New developments in measuring the bottom‐line impact of mental health
Until recently, there wasn’t much available in the way of tools and metrics to assess mental health at a company level, along with its associated costs. Adding to this complexity, employers now have to get up to speed on the new National Standard of Canada for Psychological Health and Safety in the Workplace. The standard is voluntary, but is a set of best practices that enable employers to develop and continuously improve work environments.
Managers have cause for concern, yet don’t often have actionable data and solutions on hand. Much has been written about trends and statistics: mental health is the number one driver of health benefits spend, the cost to employers is estimated at $1,494 per person annually1, and so on...but how can employers act on this information?
New tools recently introduced by Morneau Shepell—Mental‐Health Key Indicators and a free online Pulse Check — equip employers to take action. These make it possible to conduct a measurable, pragmatic review of the mental health of an organization, identifying areas of concern along with their associated bottom‐line impact. Employers can use the information gathered to assess mental health performance relative to their peers and to decide whether and where they might need guidance and support.
Assessing your company’s situation and taking action can pay dividends in the form of higher employee engagement, mitigation of risk and operational efficiency, all of which contribute to improving ROI. The data paints a hopeful picture: putting psychological health and safety policies in place can cut costs by 15‐33% and support employee engagement2. And it gets more encouraging, as eight out of ten employees treated for mental health issues report improved effectiveness and satisfaction at work3.
Taking action will produce results, if the approach used is based on measurement, is integrative (touches all programs related to mental health) and is flexible. Making a business case to a broad set of stakeholders that span HR and the overall C‐suite is critical. Doing so not only requires hard data on where you currently stand, but also a path to achieving both short‐term and long‐term results. For this reason it is vital to include components that can deliver highly visible in‐year returns, such as attendance and disability management. These programs can often provide part of the
funding for the longer‐term components of your strategy.
Progress on workplace mental health depends on using a flexible approach that suits your goals and your resources — one size certainly does not fit all. You can do a number of things on your own and work with an expert consultant on those specific areas where you need guidance and support. Like many companies today, you may be looking to improve your organization’s understanding of the National Standard for Psychological Health and Safety. Or, if your goals are larger in scale, you may be looking to put in place a comprehensive mental health strategy and implementation plan.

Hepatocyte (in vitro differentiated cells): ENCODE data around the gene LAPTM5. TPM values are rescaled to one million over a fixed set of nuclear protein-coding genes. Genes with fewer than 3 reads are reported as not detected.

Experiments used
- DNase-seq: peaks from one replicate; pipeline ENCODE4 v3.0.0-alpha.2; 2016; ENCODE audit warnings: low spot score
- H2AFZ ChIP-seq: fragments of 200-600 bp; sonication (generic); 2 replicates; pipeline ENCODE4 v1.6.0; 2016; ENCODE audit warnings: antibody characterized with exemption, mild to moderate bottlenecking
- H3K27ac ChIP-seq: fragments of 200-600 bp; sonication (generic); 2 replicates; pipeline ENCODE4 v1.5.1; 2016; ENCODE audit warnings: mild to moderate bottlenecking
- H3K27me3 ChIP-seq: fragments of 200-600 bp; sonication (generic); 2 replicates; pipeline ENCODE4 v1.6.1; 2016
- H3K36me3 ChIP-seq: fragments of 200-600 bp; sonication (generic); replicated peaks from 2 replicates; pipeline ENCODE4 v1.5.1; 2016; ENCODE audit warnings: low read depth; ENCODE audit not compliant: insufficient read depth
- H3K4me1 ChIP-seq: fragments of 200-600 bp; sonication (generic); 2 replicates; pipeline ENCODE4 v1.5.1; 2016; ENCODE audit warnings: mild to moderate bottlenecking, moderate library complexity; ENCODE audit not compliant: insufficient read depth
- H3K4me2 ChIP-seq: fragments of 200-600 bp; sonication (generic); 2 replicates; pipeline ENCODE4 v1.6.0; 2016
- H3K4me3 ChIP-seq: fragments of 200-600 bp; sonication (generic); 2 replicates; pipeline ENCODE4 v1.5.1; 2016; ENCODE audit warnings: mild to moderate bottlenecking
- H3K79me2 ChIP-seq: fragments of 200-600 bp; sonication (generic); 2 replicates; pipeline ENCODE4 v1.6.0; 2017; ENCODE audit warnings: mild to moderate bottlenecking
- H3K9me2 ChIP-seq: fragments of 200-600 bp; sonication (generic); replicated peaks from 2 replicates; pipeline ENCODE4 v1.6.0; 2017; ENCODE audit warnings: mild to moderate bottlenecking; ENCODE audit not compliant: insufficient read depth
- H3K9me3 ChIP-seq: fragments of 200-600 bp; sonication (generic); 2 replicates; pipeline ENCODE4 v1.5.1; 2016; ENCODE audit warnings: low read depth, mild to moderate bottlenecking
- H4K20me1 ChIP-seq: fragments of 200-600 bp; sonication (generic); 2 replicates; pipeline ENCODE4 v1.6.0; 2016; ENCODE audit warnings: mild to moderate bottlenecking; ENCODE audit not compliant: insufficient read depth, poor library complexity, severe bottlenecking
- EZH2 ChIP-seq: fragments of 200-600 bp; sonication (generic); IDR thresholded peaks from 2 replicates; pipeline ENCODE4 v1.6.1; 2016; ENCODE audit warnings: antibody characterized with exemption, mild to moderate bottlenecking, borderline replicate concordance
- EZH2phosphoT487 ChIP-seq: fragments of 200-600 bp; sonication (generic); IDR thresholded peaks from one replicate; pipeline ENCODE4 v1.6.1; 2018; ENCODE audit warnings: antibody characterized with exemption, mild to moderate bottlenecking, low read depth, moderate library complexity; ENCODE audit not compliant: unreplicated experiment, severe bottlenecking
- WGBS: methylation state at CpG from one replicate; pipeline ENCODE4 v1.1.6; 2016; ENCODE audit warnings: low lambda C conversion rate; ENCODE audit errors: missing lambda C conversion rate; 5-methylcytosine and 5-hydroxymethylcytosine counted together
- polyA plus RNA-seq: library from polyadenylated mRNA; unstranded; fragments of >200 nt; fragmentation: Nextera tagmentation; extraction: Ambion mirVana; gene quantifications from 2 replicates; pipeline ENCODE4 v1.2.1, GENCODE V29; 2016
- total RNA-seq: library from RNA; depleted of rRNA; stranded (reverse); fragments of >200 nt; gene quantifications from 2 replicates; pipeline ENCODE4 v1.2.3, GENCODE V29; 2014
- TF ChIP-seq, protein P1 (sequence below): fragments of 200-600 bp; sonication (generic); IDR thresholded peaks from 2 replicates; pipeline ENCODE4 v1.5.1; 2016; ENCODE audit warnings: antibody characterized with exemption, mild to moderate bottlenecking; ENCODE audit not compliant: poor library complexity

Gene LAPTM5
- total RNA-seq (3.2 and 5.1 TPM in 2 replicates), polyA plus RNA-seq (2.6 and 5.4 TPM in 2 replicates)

Establishing a comprehensive strategy and plan may sound complex, but it doesn’t have to be. With three major approaches available, you can select the one that best fits your organization. Each of these can be further explained by an expert advisor:
With a foundational approach, you put in place core workplace mental health programs such as an Employee and Family Assistance Program (EFAP), stakeholder workshops, leadership awareness sessions, disability case management, and manager and employee training.
Targeted programs allow you to realize further return on investment, by developing a mental health strategy or deploying targeted programs that operationalize mental health within your organization’s culture. Examples include a risk assessment and health engagement tools.
Maximum benefits are obtained through programs that promote workplace mental health and tie it to performance. Examples include Echo Proactive Support, Attendance Support, and assessment of your policies and programs against best practices.
Not taking action on mental health in the workplace carries its own risks. First, there’s the bottom‐line impact: $1,494 per employee per year in costs won’t diminish without action. Second, with the introduction of the National Standard of Canada for Psychological Health and Safety in the Workplace, greater attention is being focused on mental health by individuals, the business community, and regulators. Companies that wish to be viewed as leading employers will increasingly be expected to embrace best practices for mental health.
The path to improved mental health is a journey, for organizations as well as their individual workers. Making progress on mental health starts with measuring your current situation and setting actionable goals. The first step on this journey is to take a free, online Pulse Check to determine how your current environment stacks up against your competitors. Morneau Shepell can take things a step further with a complimentary comparison of your company against others relative to the Mental Health Key Indicators.
1 Calculated with data from K. L. Lim et al., “A New Population‐Based Measure of the Economic Burden of Mental Illness in Canada,” Chronic Diseases in Canada 28, 3 (2008): pp. 92–98 and Statistics Canada.
2 Centre for Applied Research in Mental Health and Addiction. “Mental Illness Adversely Affecting Canada’s Economic Potential,” accessed April 3, 2013, http://www.canada.com/health/Mental+illness+adversely+affecting+Canada+economic+potential/7921093/story.html.
3 American Psychiatric Association. “Therapy in America 2004: Poll Shows Mental Health Treatment Goes Mainstream,” accessed April 5, 2013, http://www.workplacementalhealth.org/business‐case/the‐businesscase‐brochure.aspx?ft=.pdf.